Instead of viewing mistakes as burdens, one should utilize them as motivation for future endeavors. The lesson proves simple: all can learn from their mistakes. However, it is a matter of choosing to learn from these mistakes that decide one's future growth. Instead of pushing faults away, I now acknowledge them in order to progress. Before coming to such a realization, I constantly "played it safe" in sports, fearing that giving my best effort would lead to greater error. I did not try, and as a result, I rarely failed.

Although such a mentality brought forth limited loss in terms of overall team success, it also brought forth limited, individual success. Today, fear of failure no longer controls life on the court. I use my mistakes as motivation to get better; instead of dwindling on an error made five minutes prior, I focus on the form needed to correct it. As a result, skills will constantly improve, instead of regress. Thus, errors serve as blessings, as it is through these errors in which one can possess the motivation to better themselves.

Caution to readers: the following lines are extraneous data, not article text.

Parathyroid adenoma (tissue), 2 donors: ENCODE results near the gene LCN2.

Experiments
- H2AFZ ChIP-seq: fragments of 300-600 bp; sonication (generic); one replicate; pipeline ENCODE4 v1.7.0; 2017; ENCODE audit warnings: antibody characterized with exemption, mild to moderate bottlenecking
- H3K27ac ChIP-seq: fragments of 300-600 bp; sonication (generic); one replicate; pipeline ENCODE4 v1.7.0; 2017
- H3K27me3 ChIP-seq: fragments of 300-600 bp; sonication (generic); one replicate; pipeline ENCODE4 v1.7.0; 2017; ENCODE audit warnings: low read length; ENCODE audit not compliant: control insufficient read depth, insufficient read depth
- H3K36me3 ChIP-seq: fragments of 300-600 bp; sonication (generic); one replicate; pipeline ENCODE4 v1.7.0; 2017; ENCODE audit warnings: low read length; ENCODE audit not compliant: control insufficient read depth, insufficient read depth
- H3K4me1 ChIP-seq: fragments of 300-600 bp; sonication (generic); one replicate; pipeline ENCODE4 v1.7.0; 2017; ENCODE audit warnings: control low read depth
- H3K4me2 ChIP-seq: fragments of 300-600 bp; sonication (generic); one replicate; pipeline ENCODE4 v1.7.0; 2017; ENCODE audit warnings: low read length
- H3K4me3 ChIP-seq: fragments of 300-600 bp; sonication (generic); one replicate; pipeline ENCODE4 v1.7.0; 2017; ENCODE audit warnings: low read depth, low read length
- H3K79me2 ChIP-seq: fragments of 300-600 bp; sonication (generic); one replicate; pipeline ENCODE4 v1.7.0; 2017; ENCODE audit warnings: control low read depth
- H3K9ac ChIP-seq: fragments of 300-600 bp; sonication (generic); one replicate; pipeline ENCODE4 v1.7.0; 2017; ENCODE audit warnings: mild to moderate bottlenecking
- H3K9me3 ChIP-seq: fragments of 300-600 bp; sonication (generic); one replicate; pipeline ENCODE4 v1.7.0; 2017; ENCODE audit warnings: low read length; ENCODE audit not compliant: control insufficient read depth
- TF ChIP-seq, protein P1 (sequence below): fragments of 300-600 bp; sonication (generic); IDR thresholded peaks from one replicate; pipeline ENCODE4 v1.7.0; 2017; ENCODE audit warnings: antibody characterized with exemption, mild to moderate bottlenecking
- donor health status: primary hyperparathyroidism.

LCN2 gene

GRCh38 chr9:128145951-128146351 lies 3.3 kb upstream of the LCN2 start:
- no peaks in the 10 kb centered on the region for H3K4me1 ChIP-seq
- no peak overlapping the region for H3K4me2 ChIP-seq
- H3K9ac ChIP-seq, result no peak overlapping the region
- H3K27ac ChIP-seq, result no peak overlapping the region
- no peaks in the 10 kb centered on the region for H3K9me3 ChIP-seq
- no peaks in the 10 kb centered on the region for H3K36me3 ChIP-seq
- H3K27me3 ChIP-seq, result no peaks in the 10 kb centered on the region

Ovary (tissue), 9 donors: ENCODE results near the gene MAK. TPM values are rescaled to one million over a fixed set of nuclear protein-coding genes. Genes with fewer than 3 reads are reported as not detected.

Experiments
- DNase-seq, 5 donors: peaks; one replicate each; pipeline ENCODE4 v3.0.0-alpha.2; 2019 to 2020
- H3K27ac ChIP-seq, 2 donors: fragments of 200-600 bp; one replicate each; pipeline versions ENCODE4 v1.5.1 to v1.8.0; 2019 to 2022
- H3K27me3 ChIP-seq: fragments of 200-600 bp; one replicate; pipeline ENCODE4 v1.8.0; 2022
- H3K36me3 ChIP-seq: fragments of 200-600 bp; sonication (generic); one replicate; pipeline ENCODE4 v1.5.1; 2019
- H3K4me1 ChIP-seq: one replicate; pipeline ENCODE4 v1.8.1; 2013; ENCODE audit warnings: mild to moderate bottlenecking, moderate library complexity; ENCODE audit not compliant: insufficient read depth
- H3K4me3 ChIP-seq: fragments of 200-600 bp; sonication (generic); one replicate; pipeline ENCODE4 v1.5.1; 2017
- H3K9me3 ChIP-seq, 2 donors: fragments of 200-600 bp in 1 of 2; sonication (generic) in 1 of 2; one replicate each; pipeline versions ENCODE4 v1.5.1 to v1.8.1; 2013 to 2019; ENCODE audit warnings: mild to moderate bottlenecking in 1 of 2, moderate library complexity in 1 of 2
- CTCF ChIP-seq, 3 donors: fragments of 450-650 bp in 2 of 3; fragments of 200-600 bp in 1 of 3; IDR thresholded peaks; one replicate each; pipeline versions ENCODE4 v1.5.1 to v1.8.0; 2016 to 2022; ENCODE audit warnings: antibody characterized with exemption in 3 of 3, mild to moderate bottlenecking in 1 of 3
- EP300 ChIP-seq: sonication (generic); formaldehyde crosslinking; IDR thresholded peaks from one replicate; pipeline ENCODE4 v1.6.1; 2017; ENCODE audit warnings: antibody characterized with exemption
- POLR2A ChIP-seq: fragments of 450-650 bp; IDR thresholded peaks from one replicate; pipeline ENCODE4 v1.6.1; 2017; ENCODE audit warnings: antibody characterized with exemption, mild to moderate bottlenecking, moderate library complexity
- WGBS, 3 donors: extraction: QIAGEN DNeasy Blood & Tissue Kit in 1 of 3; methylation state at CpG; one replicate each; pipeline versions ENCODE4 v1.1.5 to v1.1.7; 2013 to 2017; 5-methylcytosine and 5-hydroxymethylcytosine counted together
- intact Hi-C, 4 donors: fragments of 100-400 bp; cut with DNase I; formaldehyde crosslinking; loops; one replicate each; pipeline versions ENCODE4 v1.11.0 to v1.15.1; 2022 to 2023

For some, fear acts as an ever-present force that controls every aspect of life. In particular, the fear of failure encumbers perfectionists, as the mere thought of failing causes great anxieties. In the past, I have fell victim to the fear of committing a mistake, and as a result, could not go through life without feeling an overwhelming sense of defeat. However, in a moment of what appeared to be a great failure, I finally recognized that life does not end due to one mistake, let alone one million. Instead, mistakes pave the way toward personal development and provide essential motivation to succeed in everyday life. Without mistakes, it proves difficult to grow in character. One must first learn to accept their faults before they can appreciate their best qualities. Thus, the fear of failure inhibits the growth of an individual; therefore, all must come to the realization that essentialness of mistakes, as they allow for the further development of overall character.